Bancroft now decided to begin literary work, but the collecting went rapidly forward without interruption. Trembling for the safety of the library through fear of fire, he lent a willing ear to his nephew's proposal to absorb the fifth floor for the purposes of the manufacturing department, of which he had charge. He would erect on some convenient spot a fireproof library building. Among the places considered were Oakland, San Rafael, Sonoma, San Mateo, and Menlo Park; but after a careful canvass and consideration, he selected the well known site on Valencia Street, near its junction with Mission. The library was moved to the building October 9, 1881. There the library stood for years.[1]

State purchase[edit]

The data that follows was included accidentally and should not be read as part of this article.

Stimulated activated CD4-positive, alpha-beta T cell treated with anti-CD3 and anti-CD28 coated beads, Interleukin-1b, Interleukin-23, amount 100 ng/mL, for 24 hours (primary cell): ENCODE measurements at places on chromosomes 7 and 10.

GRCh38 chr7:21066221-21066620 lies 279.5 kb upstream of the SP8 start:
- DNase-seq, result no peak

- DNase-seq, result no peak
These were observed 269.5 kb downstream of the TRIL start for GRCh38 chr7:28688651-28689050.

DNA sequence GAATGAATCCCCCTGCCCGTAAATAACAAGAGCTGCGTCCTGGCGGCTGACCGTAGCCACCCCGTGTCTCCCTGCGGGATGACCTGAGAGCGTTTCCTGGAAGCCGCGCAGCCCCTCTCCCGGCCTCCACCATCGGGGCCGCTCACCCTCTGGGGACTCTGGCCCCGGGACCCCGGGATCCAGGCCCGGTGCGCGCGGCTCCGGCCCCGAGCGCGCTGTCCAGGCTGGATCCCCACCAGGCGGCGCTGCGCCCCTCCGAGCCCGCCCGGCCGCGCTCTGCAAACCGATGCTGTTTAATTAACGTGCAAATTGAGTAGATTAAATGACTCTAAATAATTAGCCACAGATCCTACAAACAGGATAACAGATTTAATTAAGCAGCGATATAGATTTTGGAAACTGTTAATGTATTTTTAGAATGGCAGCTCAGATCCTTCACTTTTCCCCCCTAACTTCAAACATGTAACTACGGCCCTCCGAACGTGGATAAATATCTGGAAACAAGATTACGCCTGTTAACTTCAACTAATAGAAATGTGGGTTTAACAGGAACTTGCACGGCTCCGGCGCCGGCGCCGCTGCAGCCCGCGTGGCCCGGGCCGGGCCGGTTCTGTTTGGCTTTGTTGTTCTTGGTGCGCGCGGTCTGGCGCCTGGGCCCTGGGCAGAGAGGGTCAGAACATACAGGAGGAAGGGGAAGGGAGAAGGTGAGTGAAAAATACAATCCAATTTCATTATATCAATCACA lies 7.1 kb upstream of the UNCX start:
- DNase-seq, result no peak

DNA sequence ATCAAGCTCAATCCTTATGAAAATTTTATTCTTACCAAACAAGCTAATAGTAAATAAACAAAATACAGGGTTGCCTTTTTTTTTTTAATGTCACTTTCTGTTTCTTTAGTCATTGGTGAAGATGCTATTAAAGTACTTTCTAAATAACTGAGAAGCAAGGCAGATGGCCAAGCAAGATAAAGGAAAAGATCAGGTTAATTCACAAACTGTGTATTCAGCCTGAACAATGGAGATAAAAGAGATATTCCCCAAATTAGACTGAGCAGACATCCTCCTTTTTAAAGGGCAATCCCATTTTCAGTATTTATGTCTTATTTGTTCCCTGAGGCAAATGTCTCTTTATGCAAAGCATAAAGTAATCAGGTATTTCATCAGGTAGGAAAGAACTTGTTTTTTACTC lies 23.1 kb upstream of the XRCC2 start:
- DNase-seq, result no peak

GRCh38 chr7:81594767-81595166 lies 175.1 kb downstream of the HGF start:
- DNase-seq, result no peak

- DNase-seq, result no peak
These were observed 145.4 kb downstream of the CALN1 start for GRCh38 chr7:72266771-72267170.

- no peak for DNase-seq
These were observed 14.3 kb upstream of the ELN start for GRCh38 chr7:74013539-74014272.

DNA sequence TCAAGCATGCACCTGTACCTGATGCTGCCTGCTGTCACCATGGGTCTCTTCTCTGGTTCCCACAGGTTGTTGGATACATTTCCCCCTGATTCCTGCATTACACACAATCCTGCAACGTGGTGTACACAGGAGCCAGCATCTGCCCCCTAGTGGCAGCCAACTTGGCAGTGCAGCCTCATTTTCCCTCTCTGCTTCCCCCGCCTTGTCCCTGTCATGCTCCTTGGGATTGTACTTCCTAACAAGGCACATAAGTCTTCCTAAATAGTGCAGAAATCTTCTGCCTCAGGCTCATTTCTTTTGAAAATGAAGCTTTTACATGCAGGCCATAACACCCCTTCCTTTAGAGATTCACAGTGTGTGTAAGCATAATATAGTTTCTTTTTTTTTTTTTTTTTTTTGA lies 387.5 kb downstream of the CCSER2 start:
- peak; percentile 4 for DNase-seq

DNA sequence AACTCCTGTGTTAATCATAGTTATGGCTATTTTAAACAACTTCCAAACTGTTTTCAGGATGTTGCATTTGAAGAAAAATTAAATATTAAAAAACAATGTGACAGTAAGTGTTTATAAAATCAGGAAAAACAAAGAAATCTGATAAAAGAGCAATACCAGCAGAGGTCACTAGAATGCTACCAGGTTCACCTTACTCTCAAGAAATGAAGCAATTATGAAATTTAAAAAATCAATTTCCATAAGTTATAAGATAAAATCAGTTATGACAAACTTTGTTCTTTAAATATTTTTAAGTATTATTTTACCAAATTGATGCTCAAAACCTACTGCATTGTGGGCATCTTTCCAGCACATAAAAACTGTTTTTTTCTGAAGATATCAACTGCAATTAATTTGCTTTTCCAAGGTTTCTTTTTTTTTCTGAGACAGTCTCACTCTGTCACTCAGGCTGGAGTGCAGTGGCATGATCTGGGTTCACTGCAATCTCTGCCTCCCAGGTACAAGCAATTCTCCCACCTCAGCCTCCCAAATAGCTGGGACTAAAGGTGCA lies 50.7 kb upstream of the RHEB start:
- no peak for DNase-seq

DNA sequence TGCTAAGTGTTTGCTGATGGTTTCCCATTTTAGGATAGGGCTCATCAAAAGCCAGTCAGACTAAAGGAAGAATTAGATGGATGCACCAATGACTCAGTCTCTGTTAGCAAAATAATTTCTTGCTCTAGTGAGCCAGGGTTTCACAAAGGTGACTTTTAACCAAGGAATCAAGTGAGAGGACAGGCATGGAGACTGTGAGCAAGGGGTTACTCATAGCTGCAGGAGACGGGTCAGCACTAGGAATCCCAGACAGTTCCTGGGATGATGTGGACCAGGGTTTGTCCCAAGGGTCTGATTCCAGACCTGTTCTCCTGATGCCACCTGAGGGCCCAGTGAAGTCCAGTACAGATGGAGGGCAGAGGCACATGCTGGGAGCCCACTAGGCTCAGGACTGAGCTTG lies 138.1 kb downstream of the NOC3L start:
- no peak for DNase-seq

When the question of State purchase was taken up, the Bancroft Library was said to contain from 50,000 to 60,000 volumes of books, pamphlets, maps and manuscripts. Prof. Joseph Cummings Rowell, Librarian of the State University, after careful personal examination, estimated the number at 40,000 as a total. For many years, the collection had been offered for sale, Bancroft holding it at US$250,000, which is but a fractional part of the original cost and yet doubtless above the then market price, which Rowell estimated at about $140,000, if the complete subject index be included. In 1887, a bill was presented in the State Legislature to purchase the library for the State for $250,000, but the proposition was quickly defeated. Some years later, the Chicago University thought of buying it; naturally there was strong sentiment against permitting the Library to be removed from California and the Pacific States.[1]